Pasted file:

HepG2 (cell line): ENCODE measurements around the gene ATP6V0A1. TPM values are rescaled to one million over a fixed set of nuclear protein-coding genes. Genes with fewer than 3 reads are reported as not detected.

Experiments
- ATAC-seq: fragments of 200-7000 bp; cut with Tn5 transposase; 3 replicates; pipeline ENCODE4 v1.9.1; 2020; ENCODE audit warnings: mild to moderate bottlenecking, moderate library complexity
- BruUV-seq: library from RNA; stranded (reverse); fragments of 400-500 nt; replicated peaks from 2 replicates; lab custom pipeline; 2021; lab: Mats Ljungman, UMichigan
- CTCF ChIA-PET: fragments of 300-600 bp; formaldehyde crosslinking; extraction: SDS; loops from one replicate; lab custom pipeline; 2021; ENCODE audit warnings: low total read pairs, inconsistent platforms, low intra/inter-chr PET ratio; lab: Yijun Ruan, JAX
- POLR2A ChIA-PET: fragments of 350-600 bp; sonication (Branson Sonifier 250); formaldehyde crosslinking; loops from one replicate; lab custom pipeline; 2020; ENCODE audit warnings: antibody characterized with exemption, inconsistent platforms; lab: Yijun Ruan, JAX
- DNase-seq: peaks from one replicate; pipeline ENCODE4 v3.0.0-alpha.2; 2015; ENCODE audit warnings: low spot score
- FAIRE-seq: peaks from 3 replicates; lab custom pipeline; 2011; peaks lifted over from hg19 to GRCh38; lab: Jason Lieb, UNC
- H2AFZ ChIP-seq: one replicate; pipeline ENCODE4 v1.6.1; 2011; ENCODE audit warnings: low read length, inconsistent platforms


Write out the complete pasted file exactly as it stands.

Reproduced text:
HepG2 (cell line): ENCODE measurements around the gene ATP6V0A1. TPM values are rescaled to one million over a fixed set of nuclear protein-coding genes. Genes with fewer than 3 reads are reported as not detected.

Experiments
- ATAC-seq: fragments of 200-7000 bp; cut with Tn5 transposase; 3 replicates; pipeline ENCODE4 v1.9.1; 2020; ENCODE audit warnings: mild to moderate bottlenecking, moderate library complexity
- BruUV-seq: library from RNA; stranded (reverse); fragments of 400-500 nt; replicated peaks from 2 replicates; lab custom pipeline; 2021; lab: Mats Ljungman, UMichigan
- CTCF ChIA-PET: fragments of 300-600 bp; formaldehyde crosslinking; extraction: SDS; loops from one replicate; lab custom pipeline; 2021; ENCODE audit warnings: low total read pairs, inconsistent platforms, low intra/inter-chr PET ratio; lab: Yijun Ruan, JAX
- POLR2A ChIA-PET: fragments of 350-600 bp; sonication (Branson Sonifier 250); formaldehyde crosslinking; loops from one replicate; lab custom pipeline; 2020; ENCODE audit warnings: antibody characterized with exemption, inconsistent platforms; lab: Yijun Ruan, JAX
- DNase-seq: peaks from one replicate; pipeline ENCODE4 v3.0.0-alpha.2; 2015; ENCODE audit warnings: low spot score
- FAIRE-seq: peaks from 3 replicates; lab custom pipeline; 2011; peaks lifted over from hg19 to GRCh38; lab: Jason Lieb, UNC
- H2AFZ ChIP-seq: one replicate; pipeline ENCODE4 v1.6.1; 2011; ENCODE audit warnings: low read length, inconsistent platforms